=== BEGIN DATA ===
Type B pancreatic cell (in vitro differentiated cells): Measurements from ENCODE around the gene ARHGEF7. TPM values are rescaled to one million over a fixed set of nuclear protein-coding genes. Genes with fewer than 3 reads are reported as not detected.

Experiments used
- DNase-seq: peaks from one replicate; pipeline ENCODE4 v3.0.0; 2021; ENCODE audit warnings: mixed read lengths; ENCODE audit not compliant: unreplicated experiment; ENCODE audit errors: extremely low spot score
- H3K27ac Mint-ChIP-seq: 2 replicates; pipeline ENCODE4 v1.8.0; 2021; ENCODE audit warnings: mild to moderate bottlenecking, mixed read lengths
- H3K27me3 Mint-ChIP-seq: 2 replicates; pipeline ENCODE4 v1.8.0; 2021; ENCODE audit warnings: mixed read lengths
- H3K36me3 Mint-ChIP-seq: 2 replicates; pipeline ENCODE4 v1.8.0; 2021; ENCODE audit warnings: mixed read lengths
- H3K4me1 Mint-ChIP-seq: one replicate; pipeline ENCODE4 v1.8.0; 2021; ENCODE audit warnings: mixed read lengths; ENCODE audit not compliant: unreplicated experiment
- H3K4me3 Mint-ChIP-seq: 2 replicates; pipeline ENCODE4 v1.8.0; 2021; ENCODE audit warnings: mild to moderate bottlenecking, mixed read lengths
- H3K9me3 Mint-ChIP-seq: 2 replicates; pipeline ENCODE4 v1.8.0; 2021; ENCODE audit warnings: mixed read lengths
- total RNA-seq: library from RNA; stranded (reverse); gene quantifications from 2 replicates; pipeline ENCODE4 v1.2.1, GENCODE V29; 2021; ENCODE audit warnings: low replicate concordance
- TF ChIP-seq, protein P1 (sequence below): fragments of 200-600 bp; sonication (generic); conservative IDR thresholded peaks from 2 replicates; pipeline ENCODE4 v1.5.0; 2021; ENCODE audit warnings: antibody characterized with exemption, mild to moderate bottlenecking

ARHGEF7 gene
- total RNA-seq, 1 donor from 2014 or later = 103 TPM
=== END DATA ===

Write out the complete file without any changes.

Type B pancreatic cell (in vitro differentiated cells): Measurements from ENCODE around the gene ARHGEF7. TPM values are rescaled to one million over a fixed set of nuclear protein-coding genes. Genes with fewer than 3 reads are reported as not detected.

Experiments used
- DNase-seq: peaks from one replicate; pipeline ENCODE4 v3.0.0; 2021; ENCODE audit warnings: mixed read lengths; ENCODE audit not compliant: unreplicated experiment; ENCODE audit errors: extremely low spot score
- H3K27ac Mint-ChIP-seq: 2 replicates; pipeline ENCODE4 v1.8.0; 2021; ENCODE audit warnings: mild to moderate bottlenecking, mixed read lengths
- H3K27me3 Mint-ChIP-seq: 2 replicates; pipeline ENCODE4 v1.8.0; 2021; ENCODE audit warnings: mixed read lengths
- H3K36me3 Mint-ChIP-seq: 2 replicates; pipeline ENCODE4 v1.8.0; 2021; ENCODE audit warnings: mixed read lengths
- H3K4me1 Mint-ChIP-seq: one replicate; pipeline ENCODE4 v1.8.0; 2021; ENCODE audit warnings: mixed read lengths; ENCODE audit not compliant: unreplicated experiment
- H3K4me3 Mint-ChIP-seq: 2 replicates; pipeline ENCODE4 v1.8.0; 2021; ENCODE audit warnings: mild to moderate bottlenecking, mixed read lengths
- H3K9me3 Mint-ChIP-seq: 2 replicates; pipeline ENCODE4 v1.8.0; 2021; ENCODE audit warnings: mixed read lengths
- total RNA-seq: library from RNA; stranded (reverse); gene quantifications from 2 replicates; pipeline ENCODE4 v1.2.1, GENCODE V29; 2021; ENCODE audit warnings: low replicate concordance
- TF ChIP-seq, protein P1 (sequence below): fragments of 200-600 bp; sonication (generic); conservative IDR thresholded peaks from 2 replicates; pipeline ENCODE4 v1.5.0; 2021; ENCODE audit warnings: antibody characterized with exemption, mild to moderate bottlenecking

ARHGEF7 gene
- total RNA-seq, 1 donor from 2014 or later = 103 TPM